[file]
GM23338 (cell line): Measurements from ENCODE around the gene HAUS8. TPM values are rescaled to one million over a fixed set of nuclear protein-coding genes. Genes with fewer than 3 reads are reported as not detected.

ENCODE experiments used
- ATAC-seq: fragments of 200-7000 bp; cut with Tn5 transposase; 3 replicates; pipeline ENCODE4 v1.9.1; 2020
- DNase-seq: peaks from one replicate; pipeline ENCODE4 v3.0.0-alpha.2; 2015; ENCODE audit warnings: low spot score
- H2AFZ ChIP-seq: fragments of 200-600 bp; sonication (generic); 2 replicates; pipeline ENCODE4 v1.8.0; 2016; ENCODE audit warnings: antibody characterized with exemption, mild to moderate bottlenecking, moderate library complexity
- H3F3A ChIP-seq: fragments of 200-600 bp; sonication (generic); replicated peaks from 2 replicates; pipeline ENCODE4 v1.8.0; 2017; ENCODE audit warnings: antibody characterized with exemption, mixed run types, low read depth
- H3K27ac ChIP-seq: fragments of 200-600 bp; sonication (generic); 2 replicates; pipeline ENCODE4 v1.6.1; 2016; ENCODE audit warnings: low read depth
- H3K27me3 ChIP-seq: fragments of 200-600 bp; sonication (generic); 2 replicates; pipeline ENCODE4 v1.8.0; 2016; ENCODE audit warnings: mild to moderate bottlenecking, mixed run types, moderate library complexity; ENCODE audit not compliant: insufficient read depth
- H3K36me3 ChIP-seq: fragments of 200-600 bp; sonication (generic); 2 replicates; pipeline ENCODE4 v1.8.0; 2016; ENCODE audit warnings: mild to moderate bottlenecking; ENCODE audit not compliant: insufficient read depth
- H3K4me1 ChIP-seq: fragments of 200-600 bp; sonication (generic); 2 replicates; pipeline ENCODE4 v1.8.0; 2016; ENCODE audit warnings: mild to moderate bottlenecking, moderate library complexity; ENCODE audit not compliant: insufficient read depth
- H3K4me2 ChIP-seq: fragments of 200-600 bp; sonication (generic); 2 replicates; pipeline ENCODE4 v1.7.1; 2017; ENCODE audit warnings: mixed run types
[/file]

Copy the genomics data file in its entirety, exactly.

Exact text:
GM23338 (cell line): Measurements from ENCODE around the gene HAUS8. TPM values are rescaled to one million over a fixed set of nuclear protein-coding genes. Genes with fewer than 3 reads are reported as not detected.

ENCODE experiments used
- ATAC-seq: fragments of 200-7000 bp; cut with Tn5 transposase; 3 replicates; pipeline ENCODE4 v1.9.1; 2020
- DNase-seq: peaks from one replicate; pipeline ENCODE4 v3.0.0-alpha.2; 2015; ENCODE audit warnings: low spot score
- H2AFZ ChIP-seq: fragments of 200-600 bp; sonication (generic); 2 replicates; pipeline ENCODE4 v1.8.0; 2016; ENCODE audit warnings: antibody characterized with exemption, mild to moderate bottlenecking, moderate library complexity
- H3F3A ChIP-seq: fragments of 200-600 bp; sonication (generic); replicated peaks from 2 replicates; pipeline ENCODE4 v1.8.0; 2017; ENCODE audit warnings: antibody characterized with exemption, mixed run types, low read depth
- H3K27ac ChIP-seq: fragments of 200-600 bp; sonication (generic); 2 replicates; pipeline ENCODE4 v1.6.1; 2016; ENCODE audit warnings: low read depth
- H3K27me3 ChIP-seq: fragments of 200-600 bp; sonication (generic); 2 replicates; pipeline ENCODE4 v1.8.0; 2016; ENCODE audit warnings: mild to moderate bottlenecking, mixed run types, moderate library complexity; ENCODE audit not compliant: insufficient read depth
- H3K36me3 ChIP-seq: fragments of 200-600 bp; sonication (generic); 2 replicates; pipeline ENCODE4 v1.8.0; 2016; ENCODE audit warnings: mild to moderate bottlenecking; ENCODE audit not compliant: insufficient read depth
- H3K4me1 ChIP-seq: fragments of 200-600 bp; sonication (generic); 2 replicates; pipeline ENCODE4 v1.8.0; 2016; ENCODE audit warnings: mild to moderate bottlenecking, moderate library complexity; ENCODE audit not compliant: insufficient read depth
- H3K4me2 ChIP-seq: fragments of 200-600 bp; sonication (generic); 2 replicates; pipeline ENCODE4 v1.7.1; 2017; ENCODE audit warnings: mixed run types